Here are the implementations of

`foldl`

and `foldr`

in Haskell ..`foldr f z [] = z `

foldr f z (x:xs) = f x (foldr f z xs)

foldl f z [] = z

foldl f z (x:xs) = foldl f (f z x) xs

`foldl`

is tail recursive, while `foldr`

is not. But throw in Haskell's non strict evaluation strategy in the mix and we find some non-obvious consequences in using the supposedly optimized `foldl`

against `foldr`

.In case of

`foldl`

, Haskell will defer the evaluation of the entire result till the end of the list is reached. And this can lead to a stack overflow if the final expression is big enough. Hence `foldr`

, despite not being tail recursive is a better option in many cases. And Haskell also offers a strict version of `foldl`

(`fold'`

) that forces the evaluation of the initial parameter before making the recursive call.Here is an example of summing over a list, that uses accumulator based summing and tail recursion ..

`sumList acc [] = acc`

sumList acc (x:xs) = sumList (acc+x) xs

When I try ..

`Main> print . sumList 0 . take 1000000 $ [1..]`

*** Exception: stack overflow

It's tail recursive, but lazy evaluation keeps accumulating the result till the end of the list is reached, and ultimately results in a stack overflow.

Instead try the

`foldl'`

combinator ..`sumList’ xs = foldl’ (+) 0 xs`

and you will be happy !!

Let us take a look at how exactly Haskell evaluates an expression lazily. Instead of evaluating a value directly, Haskell uses a machinery called *thunk* to abstract the computation of the expression. Thunks contain instructions to compute the value, which will be activated when the evaluation is forced. Let us consider the following snippet, which takes out every third element from the input list ..

`thirds [] = []`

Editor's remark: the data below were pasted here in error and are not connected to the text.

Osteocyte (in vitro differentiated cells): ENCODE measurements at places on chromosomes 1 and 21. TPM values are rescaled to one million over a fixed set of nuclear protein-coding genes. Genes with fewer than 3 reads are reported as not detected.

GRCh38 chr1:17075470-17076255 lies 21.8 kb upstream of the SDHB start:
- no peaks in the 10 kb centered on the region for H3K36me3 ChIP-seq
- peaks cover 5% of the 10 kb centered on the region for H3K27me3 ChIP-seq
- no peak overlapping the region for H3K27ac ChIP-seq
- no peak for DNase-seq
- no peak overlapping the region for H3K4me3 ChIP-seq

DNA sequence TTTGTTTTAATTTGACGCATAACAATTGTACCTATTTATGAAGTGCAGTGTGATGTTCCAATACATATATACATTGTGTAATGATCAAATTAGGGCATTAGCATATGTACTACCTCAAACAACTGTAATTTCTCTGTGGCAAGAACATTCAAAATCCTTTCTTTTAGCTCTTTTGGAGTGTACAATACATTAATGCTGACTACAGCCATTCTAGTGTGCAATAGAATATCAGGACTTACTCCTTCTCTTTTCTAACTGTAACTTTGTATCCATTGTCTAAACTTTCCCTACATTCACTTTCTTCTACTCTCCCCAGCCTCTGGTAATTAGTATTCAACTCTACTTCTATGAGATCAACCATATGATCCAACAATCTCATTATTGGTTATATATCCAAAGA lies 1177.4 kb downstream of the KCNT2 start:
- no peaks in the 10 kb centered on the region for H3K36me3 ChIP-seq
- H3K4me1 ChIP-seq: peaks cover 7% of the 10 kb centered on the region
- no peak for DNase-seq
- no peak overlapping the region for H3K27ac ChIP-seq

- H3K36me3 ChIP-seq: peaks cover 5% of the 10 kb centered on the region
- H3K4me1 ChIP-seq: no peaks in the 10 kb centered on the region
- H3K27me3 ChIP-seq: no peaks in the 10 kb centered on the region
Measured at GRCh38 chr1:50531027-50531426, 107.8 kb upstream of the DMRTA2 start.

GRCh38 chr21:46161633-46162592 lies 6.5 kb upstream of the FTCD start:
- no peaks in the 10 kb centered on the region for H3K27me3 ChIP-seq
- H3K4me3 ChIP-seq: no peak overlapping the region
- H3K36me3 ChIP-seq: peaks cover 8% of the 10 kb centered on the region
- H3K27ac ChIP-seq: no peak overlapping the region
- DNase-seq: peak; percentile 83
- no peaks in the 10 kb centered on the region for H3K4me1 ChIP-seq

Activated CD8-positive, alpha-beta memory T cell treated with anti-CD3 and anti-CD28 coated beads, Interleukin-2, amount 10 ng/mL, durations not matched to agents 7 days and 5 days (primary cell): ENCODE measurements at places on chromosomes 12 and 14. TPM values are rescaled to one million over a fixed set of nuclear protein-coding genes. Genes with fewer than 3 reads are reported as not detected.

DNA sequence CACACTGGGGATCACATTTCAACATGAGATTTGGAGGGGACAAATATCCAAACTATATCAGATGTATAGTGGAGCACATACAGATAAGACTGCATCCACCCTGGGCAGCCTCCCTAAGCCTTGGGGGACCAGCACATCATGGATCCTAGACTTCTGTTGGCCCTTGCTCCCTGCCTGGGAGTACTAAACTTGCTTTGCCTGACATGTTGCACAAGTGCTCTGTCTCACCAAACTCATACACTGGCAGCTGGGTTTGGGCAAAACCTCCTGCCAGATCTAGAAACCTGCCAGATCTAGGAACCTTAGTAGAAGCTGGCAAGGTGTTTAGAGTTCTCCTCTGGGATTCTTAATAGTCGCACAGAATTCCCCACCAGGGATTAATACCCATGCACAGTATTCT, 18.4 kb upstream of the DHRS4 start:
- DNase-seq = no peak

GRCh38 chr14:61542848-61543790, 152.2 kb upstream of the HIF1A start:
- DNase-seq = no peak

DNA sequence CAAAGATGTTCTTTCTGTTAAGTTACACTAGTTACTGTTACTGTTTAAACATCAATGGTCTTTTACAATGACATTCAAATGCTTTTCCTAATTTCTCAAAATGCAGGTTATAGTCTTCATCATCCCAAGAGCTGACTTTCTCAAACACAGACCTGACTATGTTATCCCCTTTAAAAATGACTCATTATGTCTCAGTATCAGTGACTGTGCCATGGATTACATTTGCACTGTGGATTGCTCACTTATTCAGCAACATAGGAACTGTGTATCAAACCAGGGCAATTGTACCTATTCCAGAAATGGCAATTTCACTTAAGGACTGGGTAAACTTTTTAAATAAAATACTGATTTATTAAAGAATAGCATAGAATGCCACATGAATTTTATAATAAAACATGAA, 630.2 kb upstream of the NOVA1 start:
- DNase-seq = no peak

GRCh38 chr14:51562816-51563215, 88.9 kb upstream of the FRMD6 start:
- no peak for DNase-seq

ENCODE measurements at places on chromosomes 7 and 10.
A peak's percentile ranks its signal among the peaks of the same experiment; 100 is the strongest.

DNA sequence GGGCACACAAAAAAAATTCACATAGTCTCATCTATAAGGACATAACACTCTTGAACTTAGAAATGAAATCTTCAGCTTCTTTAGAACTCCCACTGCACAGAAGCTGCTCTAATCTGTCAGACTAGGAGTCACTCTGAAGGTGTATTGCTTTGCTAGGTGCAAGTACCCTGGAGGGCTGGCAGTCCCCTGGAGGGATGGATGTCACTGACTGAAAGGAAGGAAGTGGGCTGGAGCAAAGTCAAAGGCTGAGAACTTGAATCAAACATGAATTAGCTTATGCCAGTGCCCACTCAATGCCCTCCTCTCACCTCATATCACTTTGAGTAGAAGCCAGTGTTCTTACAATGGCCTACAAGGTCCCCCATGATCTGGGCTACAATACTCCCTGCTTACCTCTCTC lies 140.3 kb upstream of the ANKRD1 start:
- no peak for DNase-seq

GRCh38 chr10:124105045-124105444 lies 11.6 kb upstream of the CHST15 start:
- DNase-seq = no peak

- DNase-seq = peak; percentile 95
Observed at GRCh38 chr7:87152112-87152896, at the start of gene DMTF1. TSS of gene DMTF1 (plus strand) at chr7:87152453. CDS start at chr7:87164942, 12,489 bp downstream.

thirds [x] = []

thirds (_:_:x:xs) = x : thirds xs

Consider the interesting recursive case above. Haskell produces a thunk that contains a list cons cell. The cons cell contains the element value (x) and another yet unevaluated thunk for the rest of the list. The function

`thirds`

is lazy and will consume only that part of the input which is required to produce the result. Hence if we request for the first element of the result list, it gets back instantly without evaluating the rest of the list. Hence if we compute `head $ thirds [1..10000000]`

we get the first element 3 in constant time. Another important advantage of lazy evaluation is that Haskell can handle infinite data structures seamlessly. In the above example, we can change the invocation to

`head $ thirds [1..]`

and will get back 3 instantly and in constant time.

Now consider what happens if we implement the same function using tail recursion .

`thirds_tc :: [Int] -> [Int] -> [Int]`

thirds_tc acc [] = reverse acc

thirds_tc acc [x] = reverse acc

thirds_tc acc (_:_:x:xs) = thirds_tc (x:acc) xs

Nice and tail recursive .. but to get the first element the function takes O(n) time. Try .

`head $ thirds_tc [] [1..10000000]`

and compare the difference in time with the earlier implementation.

So, as we find, tail recursion is not a be-all and end-all with respect to optimization even in case of non strict languages like Haskell. And use combinators like

`foldl'`

or `foldr`

depending on your application requirements. Combinators abstract away many of the language semantics and can make lots of high level optimizations that may not be obvious while programming with bare recursion.